Wolf’s “Italienisches Liederbuch” was raided for two contrasted songs, ‘Schweig einmal still’ allowing Macphie to further display extrovert emotion, while ‘Auch kleine Dinge’ is reflective and intimate. James MacMillan’s 1994 setting of William Soutar’s “Ballad”, with its spare accompaniment, offered yet another variation of theme and style. To place Schubert’s strophic “An Mignon” amidst all this exotica just emphasised the plainness of the song. The attempt to show her versatility mis-fired quite badly.

As Mcphie’s star declined, that of Monica Bancoş rose. Too much voice was applied to Mozart’s “Vado, ma dove?” and the low notes can be produced with a kind of gurgle from way back in the throat. Her songs left little to be desired. After the long prelude to Tchaikovsky’s “Den li tsarit”, which only at the last moment settles on the right emotional ethos, the singer always has to work hard to assert himself; Bancoş did so readily. She excelled even more in Gurney’s “Sleep”, her English enunciation very good, the legato admirable. If some will doubtless have disapproved of the operatic style in which she clothed the song, the arms extended in constant beseeching pose, I was thoroughly convinced by it. In a final lunge for the finishing line, Bancoş put all the power and expressiveness of her lyric soprano into Adriana Lecouvreur’s declaration of service to art; her execution of the rising phrases with which it ends was the work of a singer with many successes to come in the theatre. It earned her Second Prize.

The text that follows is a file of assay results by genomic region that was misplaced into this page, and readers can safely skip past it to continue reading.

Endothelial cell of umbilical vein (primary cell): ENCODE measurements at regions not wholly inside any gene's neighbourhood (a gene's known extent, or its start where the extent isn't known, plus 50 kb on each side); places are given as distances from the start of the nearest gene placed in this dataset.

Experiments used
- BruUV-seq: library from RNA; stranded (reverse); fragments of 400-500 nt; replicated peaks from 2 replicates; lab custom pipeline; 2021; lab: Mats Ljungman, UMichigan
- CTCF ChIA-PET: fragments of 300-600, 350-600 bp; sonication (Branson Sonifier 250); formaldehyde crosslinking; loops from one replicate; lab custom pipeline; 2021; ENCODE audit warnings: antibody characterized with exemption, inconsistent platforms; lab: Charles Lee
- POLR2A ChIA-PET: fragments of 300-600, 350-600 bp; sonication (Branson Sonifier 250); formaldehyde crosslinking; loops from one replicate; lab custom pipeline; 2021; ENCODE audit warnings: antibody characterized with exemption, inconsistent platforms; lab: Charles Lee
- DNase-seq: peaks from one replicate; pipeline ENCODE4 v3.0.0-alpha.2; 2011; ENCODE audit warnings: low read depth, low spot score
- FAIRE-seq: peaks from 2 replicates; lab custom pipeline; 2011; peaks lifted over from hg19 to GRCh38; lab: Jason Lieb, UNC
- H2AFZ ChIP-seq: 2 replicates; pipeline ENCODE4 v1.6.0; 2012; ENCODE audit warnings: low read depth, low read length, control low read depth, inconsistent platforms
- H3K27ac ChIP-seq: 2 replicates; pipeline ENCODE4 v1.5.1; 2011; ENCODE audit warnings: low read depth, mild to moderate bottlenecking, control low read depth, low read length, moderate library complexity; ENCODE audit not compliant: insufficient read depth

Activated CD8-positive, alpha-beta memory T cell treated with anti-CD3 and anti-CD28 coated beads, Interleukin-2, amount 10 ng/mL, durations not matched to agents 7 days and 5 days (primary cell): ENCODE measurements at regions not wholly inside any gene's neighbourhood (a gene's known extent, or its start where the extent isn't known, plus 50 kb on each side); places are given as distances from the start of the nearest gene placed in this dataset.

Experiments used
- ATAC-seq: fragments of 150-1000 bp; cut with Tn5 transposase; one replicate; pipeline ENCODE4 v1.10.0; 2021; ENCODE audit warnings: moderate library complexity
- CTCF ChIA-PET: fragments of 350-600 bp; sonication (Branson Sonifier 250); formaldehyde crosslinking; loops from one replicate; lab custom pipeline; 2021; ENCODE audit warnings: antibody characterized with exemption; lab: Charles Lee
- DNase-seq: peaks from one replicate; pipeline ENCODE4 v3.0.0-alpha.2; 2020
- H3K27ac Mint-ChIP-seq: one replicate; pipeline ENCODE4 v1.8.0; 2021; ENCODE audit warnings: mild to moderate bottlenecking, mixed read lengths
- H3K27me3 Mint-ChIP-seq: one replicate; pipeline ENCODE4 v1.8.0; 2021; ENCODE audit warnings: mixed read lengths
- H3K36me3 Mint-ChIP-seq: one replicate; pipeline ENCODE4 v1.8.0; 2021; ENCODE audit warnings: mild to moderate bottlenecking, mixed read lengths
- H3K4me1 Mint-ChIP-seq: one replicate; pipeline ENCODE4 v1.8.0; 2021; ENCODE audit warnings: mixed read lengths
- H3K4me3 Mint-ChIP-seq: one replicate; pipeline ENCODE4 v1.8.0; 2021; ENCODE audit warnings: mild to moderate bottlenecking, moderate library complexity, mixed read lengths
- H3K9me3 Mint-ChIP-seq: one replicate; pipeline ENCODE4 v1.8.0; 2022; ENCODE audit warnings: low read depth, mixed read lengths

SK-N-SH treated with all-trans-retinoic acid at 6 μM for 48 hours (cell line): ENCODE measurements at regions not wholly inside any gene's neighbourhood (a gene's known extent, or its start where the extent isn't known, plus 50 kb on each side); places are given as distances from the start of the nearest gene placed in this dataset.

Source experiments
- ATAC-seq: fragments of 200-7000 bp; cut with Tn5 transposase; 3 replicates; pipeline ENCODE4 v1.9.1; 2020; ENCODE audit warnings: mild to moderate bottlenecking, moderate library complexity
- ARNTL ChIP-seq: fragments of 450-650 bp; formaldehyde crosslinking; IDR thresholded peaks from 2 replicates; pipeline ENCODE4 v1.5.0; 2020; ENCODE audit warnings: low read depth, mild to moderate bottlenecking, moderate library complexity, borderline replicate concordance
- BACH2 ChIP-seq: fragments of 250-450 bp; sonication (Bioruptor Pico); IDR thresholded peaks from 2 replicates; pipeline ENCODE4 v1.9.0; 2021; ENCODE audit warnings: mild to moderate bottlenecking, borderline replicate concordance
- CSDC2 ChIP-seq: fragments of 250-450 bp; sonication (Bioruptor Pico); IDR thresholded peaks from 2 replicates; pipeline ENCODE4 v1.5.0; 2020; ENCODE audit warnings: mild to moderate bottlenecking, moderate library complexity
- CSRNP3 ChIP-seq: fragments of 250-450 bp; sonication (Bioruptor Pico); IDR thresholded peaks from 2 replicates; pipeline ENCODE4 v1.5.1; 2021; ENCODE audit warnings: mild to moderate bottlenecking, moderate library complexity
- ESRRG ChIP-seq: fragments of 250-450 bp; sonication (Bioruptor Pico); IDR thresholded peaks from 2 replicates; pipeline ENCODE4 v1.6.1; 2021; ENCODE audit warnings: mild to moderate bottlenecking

There is often the atmosphere of a sporting arena at these events, when the contestants come from academic institutions and bring their course-mates with them. The Guildhall School, I suspect, provided considerable support for both Anna Devin and Derek Welton.

Welton, the only surviving male, had chosen pieces which displayed his voice’s mixture of a resonant bass register and an expressive head voice. This dichotomy was well deployed in Schubert’s “Der Wanderer” but he came unstuck in high-lying passages elsewhere. One feels there is an operatic temperament here eager to express itself, but the energy he unleashed in Ford’s ‘Monologue’ sent Verdi’s subtle characterisation of the suspicious husband spiralling over the top, even if one admired the power and dramatic movement that the singer brought to it.


Devin had seemed to be the audience’s favourite in the Semi-final. Her programme for the Final was uneven. In Susanna’s scena from Act Four of “Le nozze di Figaro” the tone was beautiful but she did not release the magic which lies within it or hint at the irony of the dramatic situation. Musically, her attitude to the appoggiaturas was inconsistent. Her other operatic piece, Elvira’s aria and cabaletta from “I puritani” better displayed her vocal talents. The tone was full and potent, the scales evenly delivered and the acuti ascended excitingly to the top of the Hall, even if their purity was infected by the excessive vibrancy two nights earlier.